Jiro Dreams of Sushi” is as elegant and tasty as the splendid sushi prepared by the man in the title, and that is saying a lot.
For octogenarian Jiro Ono, proprietor of Tokyo’s Sukiyabashi Jiro, just might be the best sushi chef on the planet. With fans such as France’s culinary legend Joel Robuchon, Ono was the first sushi wizard to earn three Michelin stars, and his restaurant looks to be the only such awardee that has just 10 seats in a subway station arcade.
Director David Gelb, a sushi lover since childhood, came up with the idea of making a film about the best chef around. He consulted with food critic Masuhiro Yamamoto, who claims to have eaten in hundreds of Tokyo sushi restaurants and unequivocally votes Sukiyabashi Jiro as the best.
“Ultimate simplicity leads to purity,” is Yamamoto’s verdict, and Ono’s establishment epitomizes that. It serves sushi and only sushi, and despite prices that start at roughly $300 per visit, reservations must be made at least a month in advance.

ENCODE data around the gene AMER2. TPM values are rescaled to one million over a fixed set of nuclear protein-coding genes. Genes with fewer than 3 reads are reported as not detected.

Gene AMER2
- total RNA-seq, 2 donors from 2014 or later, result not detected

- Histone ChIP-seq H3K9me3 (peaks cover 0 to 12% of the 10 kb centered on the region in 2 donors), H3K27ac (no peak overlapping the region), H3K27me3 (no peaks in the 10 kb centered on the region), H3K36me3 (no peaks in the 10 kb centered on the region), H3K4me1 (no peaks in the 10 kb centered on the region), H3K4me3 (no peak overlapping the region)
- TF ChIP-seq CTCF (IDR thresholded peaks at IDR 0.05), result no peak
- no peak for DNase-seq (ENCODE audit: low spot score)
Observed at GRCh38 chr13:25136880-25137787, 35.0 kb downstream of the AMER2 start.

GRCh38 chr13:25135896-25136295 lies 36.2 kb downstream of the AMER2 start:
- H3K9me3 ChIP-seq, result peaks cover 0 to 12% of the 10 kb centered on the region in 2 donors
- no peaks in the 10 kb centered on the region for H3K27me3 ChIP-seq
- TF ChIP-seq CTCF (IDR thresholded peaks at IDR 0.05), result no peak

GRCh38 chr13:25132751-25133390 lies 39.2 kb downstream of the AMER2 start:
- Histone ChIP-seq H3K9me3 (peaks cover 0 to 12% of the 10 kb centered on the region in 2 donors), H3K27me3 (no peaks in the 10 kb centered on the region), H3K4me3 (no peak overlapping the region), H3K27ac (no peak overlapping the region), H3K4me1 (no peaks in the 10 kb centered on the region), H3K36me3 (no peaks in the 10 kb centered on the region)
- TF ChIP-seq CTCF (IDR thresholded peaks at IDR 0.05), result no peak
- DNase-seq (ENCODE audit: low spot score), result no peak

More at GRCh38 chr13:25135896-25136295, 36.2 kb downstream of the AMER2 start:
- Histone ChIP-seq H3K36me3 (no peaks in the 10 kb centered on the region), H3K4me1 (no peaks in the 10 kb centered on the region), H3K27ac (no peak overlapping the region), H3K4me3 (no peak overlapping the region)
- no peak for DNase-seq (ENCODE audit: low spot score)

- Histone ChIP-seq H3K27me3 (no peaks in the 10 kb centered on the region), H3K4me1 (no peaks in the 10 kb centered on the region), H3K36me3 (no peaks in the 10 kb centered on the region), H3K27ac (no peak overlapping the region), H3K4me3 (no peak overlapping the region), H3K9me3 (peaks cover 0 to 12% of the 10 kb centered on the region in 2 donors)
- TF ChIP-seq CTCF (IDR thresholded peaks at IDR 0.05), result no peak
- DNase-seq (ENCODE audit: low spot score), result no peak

Several people, including Yamamoto, talk about being nervous when they eat at Sukiyabashi Jiro because of the high standards of the man himself, and Ono, 85 when the movie was filmed, certainly presents himself with the severity of an unbending Buddhist monk.
But Gelb, who shot the master over a two-year period, clearly developed a rapport with the great man, and as the film progresses, we get insights into his past and his personal life.
Ono is as strict with himself as he is with everyone else. A passionate perfectionist who believes “you must dedicate yourself to mastering your skill,” Ono, as the title indicates, literally dreams about sushi, waking up and creating dishes that have never existed before.
High standards are what make his sushi so good. Fanatical about the smallest details, he makes his associates hand-massage octopus for 45 minutes before it is considered ready to serve. And one assistant talks of preparing egg sushi that was not up to the master’s standards 200 times over a four-month period.
Even if you don’t fancy raw fish, “Jiro” is captivating. The uncredited cinematography makes each piece of sushi gleam like a tiny work of art, and editor Brandon Driscoll-Luttringer does an expert job of cutting the footage to classical music, often Philip Glass’ works. You may not dream of sushi yourself, but why Jiro Ono does becomes perfectly clear.